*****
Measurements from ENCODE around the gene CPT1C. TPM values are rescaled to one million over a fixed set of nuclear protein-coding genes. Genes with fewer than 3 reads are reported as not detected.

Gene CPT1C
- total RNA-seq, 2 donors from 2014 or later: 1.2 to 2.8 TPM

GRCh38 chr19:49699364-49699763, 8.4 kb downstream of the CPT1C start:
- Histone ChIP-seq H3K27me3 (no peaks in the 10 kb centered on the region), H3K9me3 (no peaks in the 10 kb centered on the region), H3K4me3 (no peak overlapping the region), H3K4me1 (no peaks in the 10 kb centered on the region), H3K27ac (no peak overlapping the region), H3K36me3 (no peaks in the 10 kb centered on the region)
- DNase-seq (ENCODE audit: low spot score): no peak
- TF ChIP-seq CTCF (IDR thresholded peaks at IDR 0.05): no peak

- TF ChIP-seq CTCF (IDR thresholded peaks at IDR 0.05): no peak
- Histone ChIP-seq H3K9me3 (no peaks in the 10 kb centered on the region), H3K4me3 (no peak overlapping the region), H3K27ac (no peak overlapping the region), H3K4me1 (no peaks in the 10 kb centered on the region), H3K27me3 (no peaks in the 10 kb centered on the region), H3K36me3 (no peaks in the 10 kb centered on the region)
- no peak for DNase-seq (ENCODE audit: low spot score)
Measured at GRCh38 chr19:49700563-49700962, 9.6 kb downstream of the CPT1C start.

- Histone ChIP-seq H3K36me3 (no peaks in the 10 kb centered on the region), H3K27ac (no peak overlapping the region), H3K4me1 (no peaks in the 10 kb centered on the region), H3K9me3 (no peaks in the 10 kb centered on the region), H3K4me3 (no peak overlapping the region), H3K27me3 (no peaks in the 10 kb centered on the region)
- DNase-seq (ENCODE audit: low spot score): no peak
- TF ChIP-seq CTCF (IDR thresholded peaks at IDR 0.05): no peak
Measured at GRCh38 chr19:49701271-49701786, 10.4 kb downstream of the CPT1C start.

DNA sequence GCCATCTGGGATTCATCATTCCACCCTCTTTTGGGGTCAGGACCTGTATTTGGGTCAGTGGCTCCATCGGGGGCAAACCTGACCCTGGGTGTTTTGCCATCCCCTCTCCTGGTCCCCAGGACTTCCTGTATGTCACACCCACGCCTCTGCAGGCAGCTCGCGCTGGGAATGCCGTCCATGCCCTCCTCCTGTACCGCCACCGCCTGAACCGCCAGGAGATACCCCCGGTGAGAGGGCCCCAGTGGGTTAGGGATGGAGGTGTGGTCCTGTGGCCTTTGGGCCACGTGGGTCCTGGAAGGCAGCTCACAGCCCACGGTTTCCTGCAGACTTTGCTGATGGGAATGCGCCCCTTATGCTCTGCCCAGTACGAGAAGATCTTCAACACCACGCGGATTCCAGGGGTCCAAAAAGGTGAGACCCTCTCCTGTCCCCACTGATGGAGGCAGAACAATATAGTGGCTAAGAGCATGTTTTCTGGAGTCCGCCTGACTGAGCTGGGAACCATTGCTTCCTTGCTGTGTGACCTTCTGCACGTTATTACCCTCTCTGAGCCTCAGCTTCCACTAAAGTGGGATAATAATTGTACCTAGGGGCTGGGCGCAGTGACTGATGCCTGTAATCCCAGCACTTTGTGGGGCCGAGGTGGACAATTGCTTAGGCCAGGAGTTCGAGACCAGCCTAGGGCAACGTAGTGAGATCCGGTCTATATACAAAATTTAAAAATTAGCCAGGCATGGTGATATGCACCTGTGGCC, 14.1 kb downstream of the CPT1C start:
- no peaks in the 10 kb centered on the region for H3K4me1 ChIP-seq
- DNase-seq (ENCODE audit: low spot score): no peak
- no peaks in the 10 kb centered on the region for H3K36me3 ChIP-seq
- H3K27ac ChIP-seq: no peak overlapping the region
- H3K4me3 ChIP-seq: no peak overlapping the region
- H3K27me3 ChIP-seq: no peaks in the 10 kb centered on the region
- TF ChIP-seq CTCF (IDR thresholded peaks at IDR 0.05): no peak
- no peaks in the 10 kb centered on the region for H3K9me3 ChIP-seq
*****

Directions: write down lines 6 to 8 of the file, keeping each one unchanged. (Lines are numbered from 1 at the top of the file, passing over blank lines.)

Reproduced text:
- DNase-seq (ENCODE audit: low spot score): no peak
- TF ChIP-seq CTCF (IDR thresholded peaks at IDR 0.05): no peak

- TF ChIP-seq CTCF (IDR thresholded peaks at IDR 0.05): no peak